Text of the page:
Confessions of an Accidental Self-Publisher: Part 4

My Own Worst Enemy:

Four years ago — and ten years after I started this novel — I finally had it to what I believed to be a publishable standard. Next came the job of writing the dreaded elevator pitch and synopsis. I must admit I did a terrible job of both. Although the elevator pitch had successfully reduced my plot to a single sentence, it was boring. As for my synopsis…

I knew I had to focus on the main narrative thread, but I just couldn’t get my head around doing that. As a result, my attempts were either too much or too little. In the end, I went for the middle road and unfortunately the result turned out to be as boring as my elevator pitch. Looking back, I imagine very few editors or agents got past the first paragraph.

My title didn’t do anything towards selling itself either…

Having said that, it suited my novel perfectly, but it was long and may well have put people off my submission without having to read further than the subject line of my email:

A TRUE HISTORY OF FORSHAM: LOVE & THE INDUSTRIALISATION OF MAGIC.

I still like that title. But unfortunately it was yet another one of those darlings that had to go.

Regardless, this time around I managed to get an expression of interest from a small press publisher, but after a two year wait, I realised this wasn’t going to happen, so I took it back. Life is tough in the publishing industry.

I tried a few more agents and received another piece of feedback: “It’s not quite ready.” And although I was marketing it as steampunk, the fact that one of my characters was a shapeshifter led the agent to categorise it as urban fantasy and they weren’t interested in representing that.

Time to take control, I decided. If I was to get this thing published, I needed to do it myself.

My first job was to get editor Pete Kempshall to do a structural edit. This ended up being money well spent because it not only fixed a lot of rookie errors but also taught me how to organise my ideas into a coherent plan. It was like having a master class with my novel as the focus. Once that was done, I sent it back for a line edit, and finally the novel was starting to look polished. Almost.

This was where Amanda J Spedding came in. As far as I could tell, I had fixed all the internal inconsistencies, eliminated clunky prose and repetitions, fixed grammatical errors; but in the process of doing so had probably created a few more. Not only that, I ended up rewriting two chapters completely, and knew they’d need yet another professional eye.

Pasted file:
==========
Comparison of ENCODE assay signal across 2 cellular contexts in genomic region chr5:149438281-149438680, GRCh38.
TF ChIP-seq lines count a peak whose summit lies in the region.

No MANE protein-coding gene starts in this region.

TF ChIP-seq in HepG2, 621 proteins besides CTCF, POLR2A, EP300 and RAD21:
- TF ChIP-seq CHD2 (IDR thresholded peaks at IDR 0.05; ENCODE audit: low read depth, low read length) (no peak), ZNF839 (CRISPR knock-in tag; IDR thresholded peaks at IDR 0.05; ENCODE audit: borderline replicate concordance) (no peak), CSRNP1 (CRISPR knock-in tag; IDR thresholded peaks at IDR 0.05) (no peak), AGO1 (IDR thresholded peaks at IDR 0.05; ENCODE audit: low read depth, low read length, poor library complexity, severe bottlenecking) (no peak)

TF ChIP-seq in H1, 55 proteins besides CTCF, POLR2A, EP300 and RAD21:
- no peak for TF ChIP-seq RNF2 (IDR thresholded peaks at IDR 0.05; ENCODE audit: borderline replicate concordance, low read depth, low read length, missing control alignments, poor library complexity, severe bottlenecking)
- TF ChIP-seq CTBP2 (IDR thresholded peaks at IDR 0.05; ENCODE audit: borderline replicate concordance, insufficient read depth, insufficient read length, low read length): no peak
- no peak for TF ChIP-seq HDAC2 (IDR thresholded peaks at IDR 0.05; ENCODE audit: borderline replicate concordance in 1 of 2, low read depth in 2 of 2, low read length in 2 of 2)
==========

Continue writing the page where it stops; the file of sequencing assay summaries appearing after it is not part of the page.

So that was it! Three edits, by two professionals. At last I felt confident enough to upload it to Amazon.

Confessions of an Accidental Self-Publisher – Part 3

Difficult Decisions…

After much reading and rereading of my multi-rejected novel, I realised it was time to work out exactly what I wanted to do. Give up? Or punish myself further?

Before deciding, I combed through it for the umpteenth time, and gave it my most critical eye yet. There was one particular chapter in the first quarter that, in my mind, was the best I’d ever written. Everything about it seemed to shine: pace, character, world building, description; only to deliver a surprising twist at the end.

I loved this chapter so much, but it was at odds with the remainder of the novel. In other words, it was exceedingly pretty and a lot of fun, but failed to do anything to progress the plot. Was this a “darling”? I asked myself. Should I murder it in the way that has often been advised to aspiring novelists like myself?

This chapter has to go, I decided. It obviously didn’t fit. Nevertheless, the thought of losing it made me not only sad, but increasingly apprehensive. Why discard something I loved? What could I do to make it work? Desperate, I reached for my box of editing patches – looking for any number of ploys to make the remainder of the novel match up.

I got to work, popping in a symbol here, adding a few allusions there. I made my character remember parts of that fabulous scene in dialogue, in flashback…

All quite useless really. After several thousand wasted words, and yet another string of rejections, it was time to face the truth, regardless of how difficult or unpalatable.

That darling had to go!

Fortunately truths aren’t always as black and white as they seem. In the end, I kept that chapter; then deleted the remainder of the novel instead.

So now, I had around 5,000 words of what used to be a 110,000 word manuscript. A good many months later, when the new draft took shape far better than expected, that darling chapter functioned in all the ways it was supposed to.

Looking back, I have nothing to regret.

Part 1: Without Thinking

Part 2: Learning Curve